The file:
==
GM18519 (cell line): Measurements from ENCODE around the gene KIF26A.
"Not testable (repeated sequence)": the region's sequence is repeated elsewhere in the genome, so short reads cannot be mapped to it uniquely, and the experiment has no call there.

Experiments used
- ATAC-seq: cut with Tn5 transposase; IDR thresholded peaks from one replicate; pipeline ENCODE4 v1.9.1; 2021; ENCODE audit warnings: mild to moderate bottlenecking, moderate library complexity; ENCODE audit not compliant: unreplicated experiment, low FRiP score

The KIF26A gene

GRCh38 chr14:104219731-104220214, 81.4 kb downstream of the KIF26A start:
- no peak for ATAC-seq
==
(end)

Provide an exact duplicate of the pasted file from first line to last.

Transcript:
GM18519 (cell line): Measurements from ENCODE around the gene KIF26A.
"Not testable (repeated sequence)": the region's sequence is repeated elsewhere in the genome, so short reads cannot be mapped to it uniquely, and the experiment has no call there.

Experiments used
- ATAC-seq: cut with Tn5 transposase; IDR thresholded peaks from one replicate; pipeline ENCODE4 v1.9.1; 2021; ENCODE audit warnings: mild to moderate bottlenecking, moderate library complexity; ENCODE audit not compliant: unreplicated experiment, low FRiP score

The KIF26A gene

GRCh38 chr14:104219731-104220214, 81.4 kb downstream of the KIF26A start:
- no peak for ATAC-seq